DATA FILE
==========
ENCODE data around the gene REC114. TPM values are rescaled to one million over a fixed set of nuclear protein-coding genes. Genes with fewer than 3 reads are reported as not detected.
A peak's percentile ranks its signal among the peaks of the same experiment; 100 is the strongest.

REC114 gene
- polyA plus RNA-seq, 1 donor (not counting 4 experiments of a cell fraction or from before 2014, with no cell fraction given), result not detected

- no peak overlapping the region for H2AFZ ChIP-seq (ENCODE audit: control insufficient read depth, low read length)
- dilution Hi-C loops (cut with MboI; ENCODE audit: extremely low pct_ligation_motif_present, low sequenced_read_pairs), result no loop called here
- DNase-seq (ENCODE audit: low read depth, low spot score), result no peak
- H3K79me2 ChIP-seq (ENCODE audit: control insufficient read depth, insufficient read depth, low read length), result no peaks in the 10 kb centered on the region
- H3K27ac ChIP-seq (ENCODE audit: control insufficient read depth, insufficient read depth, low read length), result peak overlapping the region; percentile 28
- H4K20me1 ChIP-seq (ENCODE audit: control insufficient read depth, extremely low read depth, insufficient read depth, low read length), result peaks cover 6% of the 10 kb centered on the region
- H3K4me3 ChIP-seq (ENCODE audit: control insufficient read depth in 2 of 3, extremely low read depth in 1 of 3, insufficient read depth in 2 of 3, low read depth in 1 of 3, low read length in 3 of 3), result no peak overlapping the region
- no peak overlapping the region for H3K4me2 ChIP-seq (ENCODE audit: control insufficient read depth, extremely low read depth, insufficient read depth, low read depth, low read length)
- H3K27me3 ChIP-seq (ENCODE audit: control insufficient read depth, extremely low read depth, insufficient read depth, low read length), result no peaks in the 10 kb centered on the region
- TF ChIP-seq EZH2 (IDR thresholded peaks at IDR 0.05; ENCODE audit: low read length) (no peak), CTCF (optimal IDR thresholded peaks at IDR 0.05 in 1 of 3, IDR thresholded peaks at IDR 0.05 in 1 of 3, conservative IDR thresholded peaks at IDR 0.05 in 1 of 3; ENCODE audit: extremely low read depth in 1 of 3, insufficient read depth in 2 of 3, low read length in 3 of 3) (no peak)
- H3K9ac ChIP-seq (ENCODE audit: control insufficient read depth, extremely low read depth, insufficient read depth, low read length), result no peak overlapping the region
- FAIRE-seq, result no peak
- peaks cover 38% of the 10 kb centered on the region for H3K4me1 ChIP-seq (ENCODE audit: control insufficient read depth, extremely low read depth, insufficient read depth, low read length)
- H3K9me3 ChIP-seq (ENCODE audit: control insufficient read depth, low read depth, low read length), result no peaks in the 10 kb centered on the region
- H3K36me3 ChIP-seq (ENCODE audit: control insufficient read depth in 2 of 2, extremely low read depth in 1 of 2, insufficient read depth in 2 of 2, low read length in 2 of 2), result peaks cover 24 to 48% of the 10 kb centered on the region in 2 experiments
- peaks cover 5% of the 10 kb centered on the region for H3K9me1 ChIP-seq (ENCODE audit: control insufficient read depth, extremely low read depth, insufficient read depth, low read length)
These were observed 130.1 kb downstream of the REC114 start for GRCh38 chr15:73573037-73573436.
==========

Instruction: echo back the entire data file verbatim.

ENCODE data around the gene REC114. TPM values are rescaled to one million over a fixed set of nuclear protein-coding genes. Genes with fewer than 3 reads are reported as not detected.
A peak's percentile ranks its signal among the peaks of the same experiment; 100 is the strongest.

REC114 gene
- polyA plus RNA-seq, 1 donor (not counting 4 experiments of a cell fraction or from before 2014, with no cell fraction given), result not detected

- no peak overlapping the region for H2AFZ ChIP-seq (ENCODE audit: control insufficient read depth, low read length)
- dilution Hi-C loops (cut with MboI; ENCODE audit: extremely low pct_ligation_motif_present, low sequenced_read_pairs), result no loop called here
- DNase-seq (ENCODE audit: low read depth, low spot score), result no peak
- H3K79me2 ChIP-seq (ENCODE audit: control insufficient read depth, insufficient read depth, low read length), result no peaks in the 10 kb centered on the region
- H3K27ac ChIP-seq (ENCODE audit: control insufficient read depth, insufficient read depth, low read length), result peak overlapping the region; percentile 28
- H4K20me1 ChIP-seq (ENCODE audit: control insufficient read depth, extremely low read depth, insufficient read depth, low read length), result peaks cover 6% of the 10 kb centered on the region
- H3K4me3 ChIP-seq (ENCODE audit: control insufficient read depth in 2 of 3, extremely low read depth in 1 of 3, insufficient read depth in 2 of 3, low read depth in 1 of 3, low read length in 3 of 3), result no peak overlapping the region
- no peak overlapping the region for H3K4me2 ChIP-seq (ENCODE audit: control insufficient read depth, extremely low read depth, insufficient read depth, low read depth, low read length)
- H3K27me3 ChIP-seq (ENCODE audit: control insufficient read depth, extremely low read depth, insufficient read depth, low read length), result no peaks in the 10 kb centered on the region
- TF ChIP-seq EZH2 (IDR thresholded peaks at IDR 0.05; ENCODE audit: low read length) (no peak), CTCF (optimal IDR thresholded peaks at IDR 0.05 in 1 of 3, IDR thresholded peaks at IDR 0.05 in 1 of 3, conservative IDR thresholded peaks at IDR 0.05 in 1 of 3; ENCODE audit: extremely low read depth in 1 of 3, insufficient read depth in 2 of 3, low read length in 3 of 3) (no peak)
- H3K9ac ChIP-seq (ENCODE audit: control insufficient read depth, extremely low read depth, insufficient read depth, low read length), result no peak overlapping the region
- FAIRE-seq, result no peak
- peaks cover 38% of the 10 kb centered on the region for H3K4me1 ChIP-seq (ENCODE audit: control insufficient read depth, extremely low read depth, insufficient read depth, low read length)
- H3K9me3 ChIP-seq (ENCODE audit: control insufficient read depth, low read depth, low read length), result no peaks in the 10 kb centered on the region
- H3K36me3 ChIP-seq (ENCODE audit: control insufficient read depth in 2 of 2, extremely low read depth in 1 of 2, insufficient read depth in 2 of 2, low read length in 2 of 2), result peaks cover 24 to 48% of the 10 kb centered on the region in 2 experiments
- peaks cover 5% of the 10 kb centered on the region for H3K9me1 ChIP-seq (ENCODE audit: control insufficient read depth, extremely low read depth, insufficient read depth, low read length)
These were observed 130.1 kb downstream of the REC114 start for GRCh38 chr15:73573037-73573436.